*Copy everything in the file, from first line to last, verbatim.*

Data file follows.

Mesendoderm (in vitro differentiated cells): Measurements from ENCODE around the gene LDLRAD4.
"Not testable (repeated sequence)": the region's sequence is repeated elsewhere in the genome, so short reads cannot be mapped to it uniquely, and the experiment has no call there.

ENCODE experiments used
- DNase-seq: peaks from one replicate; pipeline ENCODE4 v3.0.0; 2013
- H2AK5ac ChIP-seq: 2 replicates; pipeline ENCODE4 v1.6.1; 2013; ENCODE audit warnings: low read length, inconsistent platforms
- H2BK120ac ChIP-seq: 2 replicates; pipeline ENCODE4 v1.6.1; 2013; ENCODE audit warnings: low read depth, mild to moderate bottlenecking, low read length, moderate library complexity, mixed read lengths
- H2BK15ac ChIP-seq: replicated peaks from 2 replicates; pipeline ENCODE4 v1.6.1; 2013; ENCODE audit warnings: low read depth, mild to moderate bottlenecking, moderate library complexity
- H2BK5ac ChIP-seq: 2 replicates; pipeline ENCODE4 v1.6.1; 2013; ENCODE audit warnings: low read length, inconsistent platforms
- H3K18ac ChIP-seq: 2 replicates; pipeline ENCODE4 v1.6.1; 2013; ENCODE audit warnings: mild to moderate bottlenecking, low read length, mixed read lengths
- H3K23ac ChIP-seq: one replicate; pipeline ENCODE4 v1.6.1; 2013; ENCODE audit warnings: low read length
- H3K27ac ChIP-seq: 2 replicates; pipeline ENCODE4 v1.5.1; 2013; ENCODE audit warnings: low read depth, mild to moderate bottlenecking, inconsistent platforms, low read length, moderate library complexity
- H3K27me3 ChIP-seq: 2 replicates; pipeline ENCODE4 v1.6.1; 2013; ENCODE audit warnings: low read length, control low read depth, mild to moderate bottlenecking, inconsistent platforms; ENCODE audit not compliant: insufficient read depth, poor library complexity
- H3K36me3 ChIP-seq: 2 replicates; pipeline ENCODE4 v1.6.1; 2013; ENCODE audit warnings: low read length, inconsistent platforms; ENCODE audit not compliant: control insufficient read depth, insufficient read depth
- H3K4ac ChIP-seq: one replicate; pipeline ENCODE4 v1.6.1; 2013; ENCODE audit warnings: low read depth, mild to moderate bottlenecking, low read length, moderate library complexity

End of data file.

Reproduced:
Mesendoderm (in vitro differentiated cells): Measurements from ENCODE around the gene LDLRAD4.
"Not testable (repeated sequence)": the region's sequence is repeated elsewhere in the genome, so short reads cannot be mapped to it uniquely, and the experiment has no call there.

ENCODE experiments used
- DNase-seq: peaks from one replicate; pipeline ENCODE4 v3.0.0; 2013
- H2AK5ac ChIP-seq: 2 replicates; pipeline ENCODE4 v1.6.1; 2013; ENCODE audit warnings: low read length, inconsistent platforms
- H2BK120ac ChIP-seq: 2 replicates; pipeline ENCODE4 v1.6.1; 2013; ENCODE audit warnings: low read depth, mild to moderate bottlenecking, low read length, moderate library complexity, mixed read lengths
- H2BK15ac ChIP-seq: replicated peaks from 2 replicates; pipeline ENCODE4 v1.6.1; 2013; ENCODE audit warnings: low read depth, mild to moderate bottlenecking, moderate library complexity
- H2BK5ac ChIP-seq: 2 replicates; pipeline ENCODE4 v1.6.1; 2013; ENCODE audit warnings: low read length, inconsistent platforms
- H3K18ac ChIP-seq: 2 replicates; pipeline ENCODE4 v1.6.1; 2013; ENCODE audit warnings: mild to moderate bottlenecking, low read length, mixed read lengths
- H3K23ac ChIP-seq: one replicate; pipeline ENCODE4 v1.6.1; 2013; ENCODE audit warnings: low read length
- H3K27ac ChIP-seq: 2 replicates; pipeline ENCODE4 v1.5.1; 2013; ENCODE audit warnings: low read depth, mild to moderate bottlenecking, inconsistent platforms, low read length, moderate library complexity
- H3K27me3 ChIP-seq: 2 replicates; pipeline ENCODE4 v1.6.1; 2013; ENCODE audit warnings: low read length, control low read depth, mild to moderate bottlenecking, inconsistent platforms; ENCODE audit not compliant: insufficient read depth, poor library complexity
- H3K36me3 ChIP-seq: 2 replicates; pipeline ENCODE4 v1.6.1; 2013; ENCODE audit warnings: low read length, inconsistent platforms; ENCODE audit not compliant: control insufficient read depth, insufficient read depth
- H3K4ac ChIP-seq: one replicate; pipeline ENCODE4 v1.6.1; 2013; ENCODE audit warnings: low read depth, mild to moderate bottlenecking, low read length, moderate library complexity